The vice presidential candidate took the stage outside ECU's Mendenhall Student Center wearing an ECU baseball cap. A crowd of about 500 ECU students and Greenville community members turned out to welcome him to campus.
Biden's speech focused on the troubled economy, the policy differences between the presidential candidates and why voters should cast their vote for Obama and Biden on or before Nov. 4.
"This election is about you," Biden told the crowd. "You saw the debates. You heard the policy positions of both the teams. You've seen me and Barack in North Carolina at least 10 times since the convention. And Lord knows, you've seen enough television commercials. Now, it's time to choose."
Biden said if elected, he and Obama would work to restore the middle class in America by making affordable health insurance available to all and investing in alternative energies and the nation's infrastructure.
"We estimate that by investing in infrastructure over the next 10 years, we'll create 60,000 new, high-paying jobs right here in North Carolina," he said.
Biden said, ultimately, this election is about jobs. He mentioned North Carolina's loss of textile jobs in recent years and the rising number of home foreclosures throughout the United States, including 35,700 in North Carolina.
"If we can help Wall Street, it sure seems to me, we should be able to help Evans Street, and all the streets here in Greenville," he said.
Biden compared the economic policies of Republican presidential candidate Sen. John McCain (R-Ariz.) to those of President George W. Bush. Drawing some of his biggest cheers, Biden referred to something his friend and colleague Sen. Bob Casey (D-Pa.) recently said about McCain: "You can't call yourself a maverick if you've only been a sidekick for eight years."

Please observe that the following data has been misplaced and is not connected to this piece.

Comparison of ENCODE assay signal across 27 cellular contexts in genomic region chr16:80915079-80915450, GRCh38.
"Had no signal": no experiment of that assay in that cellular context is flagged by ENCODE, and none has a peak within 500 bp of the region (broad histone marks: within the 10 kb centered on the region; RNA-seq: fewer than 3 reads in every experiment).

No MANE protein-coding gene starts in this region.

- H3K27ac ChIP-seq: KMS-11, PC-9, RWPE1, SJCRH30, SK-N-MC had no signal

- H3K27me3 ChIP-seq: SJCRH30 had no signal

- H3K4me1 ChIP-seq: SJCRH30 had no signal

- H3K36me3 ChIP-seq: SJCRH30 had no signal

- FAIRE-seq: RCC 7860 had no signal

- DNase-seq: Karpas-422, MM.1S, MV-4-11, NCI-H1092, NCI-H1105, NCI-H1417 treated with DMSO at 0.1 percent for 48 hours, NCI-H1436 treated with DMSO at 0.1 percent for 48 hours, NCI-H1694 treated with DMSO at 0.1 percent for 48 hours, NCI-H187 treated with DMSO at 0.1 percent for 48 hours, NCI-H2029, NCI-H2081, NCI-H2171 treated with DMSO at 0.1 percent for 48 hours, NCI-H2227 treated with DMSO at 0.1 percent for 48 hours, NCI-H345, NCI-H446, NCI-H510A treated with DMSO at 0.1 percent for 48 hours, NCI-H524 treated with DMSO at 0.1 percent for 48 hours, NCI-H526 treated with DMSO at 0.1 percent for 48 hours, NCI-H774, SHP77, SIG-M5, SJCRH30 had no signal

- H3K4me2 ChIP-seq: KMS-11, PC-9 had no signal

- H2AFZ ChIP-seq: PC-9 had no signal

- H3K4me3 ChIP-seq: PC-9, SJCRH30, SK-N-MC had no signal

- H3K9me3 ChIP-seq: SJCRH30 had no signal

Biden also pledged to work with Obama to end "responsibly" the war in Iraq, restore the respect for America around the world and work for tax cuts for small business owners and working people.
For the students in the crowd, Biden spoke of Obama's plan to expand America's definition of "service" to include, not just military service, but commitments to underserved communities, hospitals and schools.
"We'll make a simple deal with you, just like we have with the military," he told the students. "You serve your country; we will get you to college."
Biden's message resonated with ECU students who attended the rally.
Emily Mosman and Erica Cudic, both sophomores at East Carolina University and first-time voters, missed class Monday morning to see Biden's speech.
Cudic said she connected to Biden's remarks about ending the war in Iraq. For Mosman, it was his emphasis on the future that inspired her: "He talked about it really being our future that is going to be affected by this vote," she said.
After the rally, the women were heading to the early voting site at ECU's Newman Center.
Another ECU student attending the rally was Benjamin Herring, 20, of Clinton. The business major said he came out to the event to see the vice presidential nominee for himself.
"I didn't know much about Joe Biden," he said. "I wanted to see him first hand and see what he is all about."
Herring also plans to vote early for Obama-Biden and has been encouraging his friends and girlfriend to get more involved with the presidential election.
That type of involvement is what Congressman G.K Butterfield, who represents North Carolina's First Congressional District, said is needed in eastern North Carolina leading up to Nov. 4.
Butterfield, who introduced Biden, also pushed an economic message. "America's working fa
Jeannine Manning Hutson